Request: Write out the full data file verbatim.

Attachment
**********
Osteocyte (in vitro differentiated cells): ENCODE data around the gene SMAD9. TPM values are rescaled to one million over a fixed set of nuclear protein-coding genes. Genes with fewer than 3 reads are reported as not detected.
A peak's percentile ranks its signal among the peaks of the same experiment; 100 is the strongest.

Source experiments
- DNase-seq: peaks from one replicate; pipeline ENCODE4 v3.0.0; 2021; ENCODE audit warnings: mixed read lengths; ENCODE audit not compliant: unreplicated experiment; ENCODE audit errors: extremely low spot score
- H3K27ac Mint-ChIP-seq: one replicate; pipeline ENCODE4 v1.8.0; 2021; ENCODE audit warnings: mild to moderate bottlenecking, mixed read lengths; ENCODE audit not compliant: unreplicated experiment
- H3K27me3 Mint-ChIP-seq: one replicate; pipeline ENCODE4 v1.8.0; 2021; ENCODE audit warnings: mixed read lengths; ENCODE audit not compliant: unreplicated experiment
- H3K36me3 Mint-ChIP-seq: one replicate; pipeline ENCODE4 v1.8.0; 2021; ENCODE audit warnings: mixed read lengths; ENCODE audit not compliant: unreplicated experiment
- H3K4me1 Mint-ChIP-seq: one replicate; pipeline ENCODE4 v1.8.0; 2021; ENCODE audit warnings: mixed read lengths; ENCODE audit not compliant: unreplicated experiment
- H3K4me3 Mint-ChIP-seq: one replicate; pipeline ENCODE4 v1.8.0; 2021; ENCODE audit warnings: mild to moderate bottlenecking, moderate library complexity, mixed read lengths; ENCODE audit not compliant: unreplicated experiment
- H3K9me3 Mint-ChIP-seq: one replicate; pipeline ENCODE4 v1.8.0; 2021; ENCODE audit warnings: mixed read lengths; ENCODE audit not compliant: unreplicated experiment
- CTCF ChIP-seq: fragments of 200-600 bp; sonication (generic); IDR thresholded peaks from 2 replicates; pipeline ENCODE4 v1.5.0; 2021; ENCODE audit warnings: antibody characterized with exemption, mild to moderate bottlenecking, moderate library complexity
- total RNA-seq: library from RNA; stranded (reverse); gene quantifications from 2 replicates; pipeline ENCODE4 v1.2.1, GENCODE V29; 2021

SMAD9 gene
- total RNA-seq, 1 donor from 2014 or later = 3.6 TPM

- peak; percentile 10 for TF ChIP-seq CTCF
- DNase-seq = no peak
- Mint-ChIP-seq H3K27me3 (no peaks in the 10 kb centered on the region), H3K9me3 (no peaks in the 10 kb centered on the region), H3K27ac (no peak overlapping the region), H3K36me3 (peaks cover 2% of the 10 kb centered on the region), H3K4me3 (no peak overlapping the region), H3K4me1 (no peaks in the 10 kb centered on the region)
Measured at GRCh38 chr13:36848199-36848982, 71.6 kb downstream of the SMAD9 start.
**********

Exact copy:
Osteocyte (in vitro differentiated cells): ENCODE data around the gene SMAD9. TPM values are rescaled to one million over a fixed set of nuclear protein-coding genes. Genes with fewer than 3 reads are reported as not detected.
A peak's percentile ranks its signal among the peaks of the same experiment; 100 is the strongest.

Source experiments
- DNase-seq: peaks from one replicate; pipeline ENCODE4 v3.0.0; 2021; ENCODE audit warnings: mixed read lengths; ENCODE audit not compliant: unreplicated experiment; ENCODE audit errors: extremely low spot score
- H3K27ac Mint-ChIP-seq: one replicate; pipeline ENCODE4 v1.8.0; 2021; ENCODE audit warnings: mild to moderate bottlenecking, mixed read lengths; ENCODE audit not compliant: unreplicated experiment
- H3K27me3 Mint-ChIP-seq: one replicate; pipeline ENCODE4 v1.8.0; 2021; ENCODE audit warnings: mixed read lengths; ENCODE audit not compliant: unreplicated experiment
- H3K36me3 Mint-ChIP-seq: one replicate; pipeline ENCODE4 v1.8.0; 2021; ENCODE audit warnings: mixed read lengths; ENCODE audit not compliant: unreplicated experiment
- H3K4me1 Mint-ChIP-seq: one replicate; pipeline ENCODE4 v1.8.0; 2021; ENCODE audit warnings: mixed read lengths; ENCODE audit not compliant: unreplicated experiment
- H3K4me3 Mint-ChIP-seq: one replicate; pipeline ENCODE4 v1.8.0; 2021; ENCODE audit warnings: mild to moderate bottlenecking, moderate library complexity, mixed read lengths; ENCODE audit not compliant: unreplicated experiment
- H3K9me3 Mint-ChIP-seq: one replicate; pipeline ENCODE4 v1.8.0; 2021; ENCODE audit warnings: mixed read lengths; ENCODE audit not compliant: unreplicated experiment
- CTCF ChIP-seq: fragments of 200-600 bp; sonication (generic); IDR thresholded peaks from 2 replicates; pipeline ENCODE4 v1.5.0; 2021; ENCODE audit warnings: antibody characterized with exemption, mild to moderate bottlenecking, moderate library complexity
- total RNA-seq: library from RNA; stranded (reverse); gene quantifications from 2 replicates; pipeline ENCODE4 v1.2.1, GENCODE V29; 2021

SMAD9 gene
- total RNA-seq, 1 donor from 2014 or later = 3.6 TPM

- peak; percentile 10 for TF ChIP-seq CTCF
- DNase-seq = no peak
- Mint-ChIP-seq H3K27me3 (no peaks in the 10 kb centered on the region), H3K9me3 (no peaks in the 10 kb centered on the region), H3K27ac (no peak overlapping the region), H3K36me3 (peaks cover 2% of the 10 kb centered on the region), H3K4me3 (no peak overlapping the region), H3K4me1 (no peaks in the 10 kb centered on the region)
Measured at GRCh38 chr13:36848199-36848982, 71.6 kb downstream of the SMAD9 start.